Susan Mumford GRAMA, History

  • Duplicious: [etymology: duplicate + delicious.] This is a word. It can mean so good it should be shared by all. (“I sent that duplicious tune to all my friends on facebook.”)
  • Duplicitous can mean two-faced or deceptive. (“Watch out! He is one duplicitous hombre!”)
  • Duplicative can mean repetative or the same again, again. [etymology from Late Latin duplicitās a being double, from Latin duplex ] (“This appears to be a duplicative request.”)

Watch what you say when you want to mean what you say.

This phrase was found in a letter to a requester who asked for a copy of private records: “Your request is duplicious.”  (“A governmental entity is not required to fulfill a person’s records request if the request unreasonably duplicates prior records requests from that person.” [see UCA 63G-2-201(8)(a)(iv)] )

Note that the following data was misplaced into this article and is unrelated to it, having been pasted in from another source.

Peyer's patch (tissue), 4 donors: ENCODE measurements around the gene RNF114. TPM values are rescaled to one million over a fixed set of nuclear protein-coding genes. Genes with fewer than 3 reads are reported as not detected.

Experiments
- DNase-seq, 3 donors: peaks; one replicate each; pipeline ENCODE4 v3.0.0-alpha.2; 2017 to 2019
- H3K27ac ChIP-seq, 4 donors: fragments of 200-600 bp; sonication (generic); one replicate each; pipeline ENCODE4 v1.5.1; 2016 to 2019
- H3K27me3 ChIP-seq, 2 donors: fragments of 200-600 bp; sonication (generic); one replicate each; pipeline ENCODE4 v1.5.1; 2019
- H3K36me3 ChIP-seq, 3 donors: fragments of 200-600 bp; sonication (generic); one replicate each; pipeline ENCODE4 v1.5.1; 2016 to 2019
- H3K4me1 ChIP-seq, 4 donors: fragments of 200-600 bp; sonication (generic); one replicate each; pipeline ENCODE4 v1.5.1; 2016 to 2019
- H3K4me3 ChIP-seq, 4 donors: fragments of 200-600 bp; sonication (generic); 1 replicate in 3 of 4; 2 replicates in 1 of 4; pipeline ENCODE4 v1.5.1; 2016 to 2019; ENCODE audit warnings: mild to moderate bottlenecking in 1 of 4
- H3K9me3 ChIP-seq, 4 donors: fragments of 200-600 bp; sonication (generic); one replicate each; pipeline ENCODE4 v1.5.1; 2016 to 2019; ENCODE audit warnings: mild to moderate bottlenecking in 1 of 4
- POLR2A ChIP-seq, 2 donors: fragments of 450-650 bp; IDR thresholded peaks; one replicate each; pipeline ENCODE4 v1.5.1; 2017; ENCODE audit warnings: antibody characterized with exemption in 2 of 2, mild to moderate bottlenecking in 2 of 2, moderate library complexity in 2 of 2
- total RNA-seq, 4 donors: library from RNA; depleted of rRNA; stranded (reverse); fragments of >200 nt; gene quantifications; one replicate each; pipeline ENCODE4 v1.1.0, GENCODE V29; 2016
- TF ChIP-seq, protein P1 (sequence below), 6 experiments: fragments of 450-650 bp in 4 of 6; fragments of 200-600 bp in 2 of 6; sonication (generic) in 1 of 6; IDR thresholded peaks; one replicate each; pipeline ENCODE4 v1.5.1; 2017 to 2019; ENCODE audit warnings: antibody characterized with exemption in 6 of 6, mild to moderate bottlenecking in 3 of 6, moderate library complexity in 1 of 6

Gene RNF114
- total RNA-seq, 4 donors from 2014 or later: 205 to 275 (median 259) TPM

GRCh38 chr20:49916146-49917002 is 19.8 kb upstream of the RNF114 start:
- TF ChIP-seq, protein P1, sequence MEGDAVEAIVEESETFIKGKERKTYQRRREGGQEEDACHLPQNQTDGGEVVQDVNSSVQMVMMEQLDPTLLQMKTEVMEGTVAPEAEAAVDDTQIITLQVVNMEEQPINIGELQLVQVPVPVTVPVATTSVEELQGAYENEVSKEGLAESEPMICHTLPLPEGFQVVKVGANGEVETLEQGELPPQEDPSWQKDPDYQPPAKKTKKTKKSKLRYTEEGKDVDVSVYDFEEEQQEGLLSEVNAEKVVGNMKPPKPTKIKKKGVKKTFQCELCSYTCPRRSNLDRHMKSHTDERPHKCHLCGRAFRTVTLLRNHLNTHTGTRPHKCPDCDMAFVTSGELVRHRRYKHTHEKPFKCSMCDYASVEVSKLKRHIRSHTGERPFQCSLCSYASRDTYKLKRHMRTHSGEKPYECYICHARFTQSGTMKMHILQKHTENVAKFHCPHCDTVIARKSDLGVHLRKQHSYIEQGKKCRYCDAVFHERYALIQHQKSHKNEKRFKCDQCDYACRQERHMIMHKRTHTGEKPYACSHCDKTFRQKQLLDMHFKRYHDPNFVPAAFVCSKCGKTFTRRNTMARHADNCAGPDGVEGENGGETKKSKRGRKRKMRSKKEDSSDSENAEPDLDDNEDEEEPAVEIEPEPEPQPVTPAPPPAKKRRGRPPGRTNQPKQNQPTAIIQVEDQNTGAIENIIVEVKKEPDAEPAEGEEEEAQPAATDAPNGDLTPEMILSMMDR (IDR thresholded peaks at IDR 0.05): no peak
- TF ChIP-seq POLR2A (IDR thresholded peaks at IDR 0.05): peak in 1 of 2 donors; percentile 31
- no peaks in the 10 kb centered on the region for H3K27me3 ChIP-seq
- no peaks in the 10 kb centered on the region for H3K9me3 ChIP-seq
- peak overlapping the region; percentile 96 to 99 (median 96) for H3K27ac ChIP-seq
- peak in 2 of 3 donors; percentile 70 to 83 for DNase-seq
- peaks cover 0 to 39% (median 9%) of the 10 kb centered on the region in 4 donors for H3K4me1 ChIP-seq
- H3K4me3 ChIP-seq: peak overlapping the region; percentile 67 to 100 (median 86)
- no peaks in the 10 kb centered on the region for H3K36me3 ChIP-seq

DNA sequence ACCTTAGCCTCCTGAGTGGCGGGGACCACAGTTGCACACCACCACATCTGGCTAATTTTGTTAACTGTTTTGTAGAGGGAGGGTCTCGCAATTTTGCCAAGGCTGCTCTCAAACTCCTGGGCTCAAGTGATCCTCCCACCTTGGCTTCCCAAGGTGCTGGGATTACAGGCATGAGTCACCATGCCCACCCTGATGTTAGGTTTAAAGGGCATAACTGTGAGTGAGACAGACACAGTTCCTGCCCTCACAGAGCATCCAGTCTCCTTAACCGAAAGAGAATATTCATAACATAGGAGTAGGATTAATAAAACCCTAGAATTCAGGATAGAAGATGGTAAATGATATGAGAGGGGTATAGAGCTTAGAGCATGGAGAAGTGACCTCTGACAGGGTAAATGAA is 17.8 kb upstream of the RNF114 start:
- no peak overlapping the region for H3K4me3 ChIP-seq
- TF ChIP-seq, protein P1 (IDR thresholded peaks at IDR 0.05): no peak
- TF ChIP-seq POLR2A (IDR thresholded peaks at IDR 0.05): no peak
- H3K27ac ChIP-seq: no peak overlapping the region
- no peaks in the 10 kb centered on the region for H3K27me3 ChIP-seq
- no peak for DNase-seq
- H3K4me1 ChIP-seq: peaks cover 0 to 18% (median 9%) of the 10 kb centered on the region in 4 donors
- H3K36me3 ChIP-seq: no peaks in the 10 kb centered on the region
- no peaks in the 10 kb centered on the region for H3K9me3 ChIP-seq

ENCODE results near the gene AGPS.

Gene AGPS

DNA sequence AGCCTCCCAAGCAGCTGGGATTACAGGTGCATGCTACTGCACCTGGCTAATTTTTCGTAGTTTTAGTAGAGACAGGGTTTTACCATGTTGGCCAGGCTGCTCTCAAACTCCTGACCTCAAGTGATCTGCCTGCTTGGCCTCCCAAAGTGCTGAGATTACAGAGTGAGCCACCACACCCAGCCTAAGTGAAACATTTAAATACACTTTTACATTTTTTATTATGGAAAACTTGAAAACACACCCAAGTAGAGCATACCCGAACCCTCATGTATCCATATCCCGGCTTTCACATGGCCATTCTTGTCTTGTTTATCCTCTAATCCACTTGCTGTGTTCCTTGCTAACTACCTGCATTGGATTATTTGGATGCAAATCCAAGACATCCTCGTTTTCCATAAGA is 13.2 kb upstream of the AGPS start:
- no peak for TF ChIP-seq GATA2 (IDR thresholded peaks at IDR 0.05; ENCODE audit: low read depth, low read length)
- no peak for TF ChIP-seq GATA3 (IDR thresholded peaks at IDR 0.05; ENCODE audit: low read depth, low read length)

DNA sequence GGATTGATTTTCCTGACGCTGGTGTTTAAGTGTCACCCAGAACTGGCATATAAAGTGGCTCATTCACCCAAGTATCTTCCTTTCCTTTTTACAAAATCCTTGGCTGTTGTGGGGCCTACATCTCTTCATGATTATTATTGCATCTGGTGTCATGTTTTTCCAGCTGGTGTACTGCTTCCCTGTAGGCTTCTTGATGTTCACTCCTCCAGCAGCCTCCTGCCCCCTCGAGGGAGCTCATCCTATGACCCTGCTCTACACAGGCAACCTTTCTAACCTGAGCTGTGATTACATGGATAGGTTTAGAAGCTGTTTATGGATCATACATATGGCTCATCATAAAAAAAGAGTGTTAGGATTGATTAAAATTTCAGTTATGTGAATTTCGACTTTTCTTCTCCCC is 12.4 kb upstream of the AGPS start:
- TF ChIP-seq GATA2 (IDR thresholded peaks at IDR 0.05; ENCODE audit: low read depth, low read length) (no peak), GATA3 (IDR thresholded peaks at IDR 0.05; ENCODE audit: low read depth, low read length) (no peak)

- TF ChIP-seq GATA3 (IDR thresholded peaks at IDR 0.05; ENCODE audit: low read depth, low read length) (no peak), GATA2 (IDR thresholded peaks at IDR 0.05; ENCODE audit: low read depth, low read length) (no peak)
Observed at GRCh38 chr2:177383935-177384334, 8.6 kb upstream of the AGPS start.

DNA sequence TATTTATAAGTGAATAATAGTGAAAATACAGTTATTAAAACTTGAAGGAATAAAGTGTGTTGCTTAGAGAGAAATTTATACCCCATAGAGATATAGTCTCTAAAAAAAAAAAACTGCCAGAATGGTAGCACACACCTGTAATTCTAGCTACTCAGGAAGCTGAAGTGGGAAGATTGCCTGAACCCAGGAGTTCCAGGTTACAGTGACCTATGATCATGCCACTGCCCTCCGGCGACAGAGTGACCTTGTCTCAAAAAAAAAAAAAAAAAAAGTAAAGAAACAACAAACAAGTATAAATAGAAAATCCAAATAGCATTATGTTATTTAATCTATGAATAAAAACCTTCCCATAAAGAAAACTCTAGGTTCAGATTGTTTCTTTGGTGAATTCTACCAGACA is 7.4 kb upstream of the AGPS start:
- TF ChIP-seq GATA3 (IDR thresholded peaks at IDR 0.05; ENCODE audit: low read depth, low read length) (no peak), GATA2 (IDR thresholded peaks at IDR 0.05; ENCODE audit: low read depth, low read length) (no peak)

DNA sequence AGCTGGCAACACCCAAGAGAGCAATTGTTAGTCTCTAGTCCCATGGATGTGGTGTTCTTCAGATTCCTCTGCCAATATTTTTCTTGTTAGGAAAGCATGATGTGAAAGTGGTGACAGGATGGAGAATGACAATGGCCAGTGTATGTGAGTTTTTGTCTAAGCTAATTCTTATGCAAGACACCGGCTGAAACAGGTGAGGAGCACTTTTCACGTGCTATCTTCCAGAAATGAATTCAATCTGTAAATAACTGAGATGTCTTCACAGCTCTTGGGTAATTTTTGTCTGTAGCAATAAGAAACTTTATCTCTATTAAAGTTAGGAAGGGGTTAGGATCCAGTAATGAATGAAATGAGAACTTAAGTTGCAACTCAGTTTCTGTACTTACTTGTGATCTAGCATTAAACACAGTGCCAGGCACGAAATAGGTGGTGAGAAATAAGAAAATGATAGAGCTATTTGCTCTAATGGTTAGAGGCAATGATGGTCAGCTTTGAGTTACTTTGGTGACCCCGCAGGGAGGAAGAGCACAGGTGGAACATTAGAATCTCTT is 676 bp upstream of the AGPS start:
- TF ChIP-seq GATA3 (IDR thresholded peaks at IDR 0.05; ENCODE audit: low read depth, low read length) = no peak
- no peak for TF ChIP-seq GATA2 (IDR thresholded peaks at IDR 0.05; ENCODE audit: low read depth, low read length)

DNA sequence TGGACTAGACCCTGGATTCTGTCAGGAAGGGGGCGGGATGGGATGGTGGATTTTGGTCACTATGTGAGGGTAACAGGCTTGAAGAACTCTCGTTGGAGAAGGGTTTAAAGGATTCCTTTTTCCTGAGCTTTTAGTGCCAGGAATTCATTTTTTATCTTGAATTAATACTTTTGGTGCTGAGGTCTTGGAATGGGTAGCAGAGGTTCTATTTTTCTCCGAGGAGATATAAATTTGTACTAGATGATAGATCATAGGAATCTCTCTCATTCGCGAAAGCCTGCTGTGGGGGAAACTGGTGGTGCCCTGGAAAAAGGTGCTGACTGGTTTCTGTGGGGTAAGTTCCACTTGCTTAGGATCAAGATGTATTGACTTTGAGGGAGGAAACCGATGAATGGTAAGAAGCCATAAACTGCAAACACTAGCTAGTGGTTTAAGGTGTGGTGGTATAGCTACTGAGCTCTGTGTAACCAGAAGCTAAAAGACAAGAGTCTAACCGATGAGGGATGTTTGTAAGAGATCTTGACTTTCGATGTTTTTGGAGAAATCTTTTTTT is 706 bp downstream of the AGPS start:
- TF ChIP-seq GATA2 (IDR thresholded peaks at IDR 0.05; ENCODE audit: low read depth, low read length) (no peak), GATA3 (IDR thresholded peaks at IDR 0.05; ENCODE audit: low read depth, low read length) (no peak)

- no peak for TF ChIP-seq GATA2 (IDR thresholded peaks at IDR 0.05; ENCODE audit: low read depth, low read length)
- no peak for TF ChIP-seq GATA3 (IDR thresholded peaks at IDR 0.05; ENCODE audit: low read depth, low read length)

Do you really mean it? Translation: (“That was such a fine request, we want to share the record you requested with everyone !”)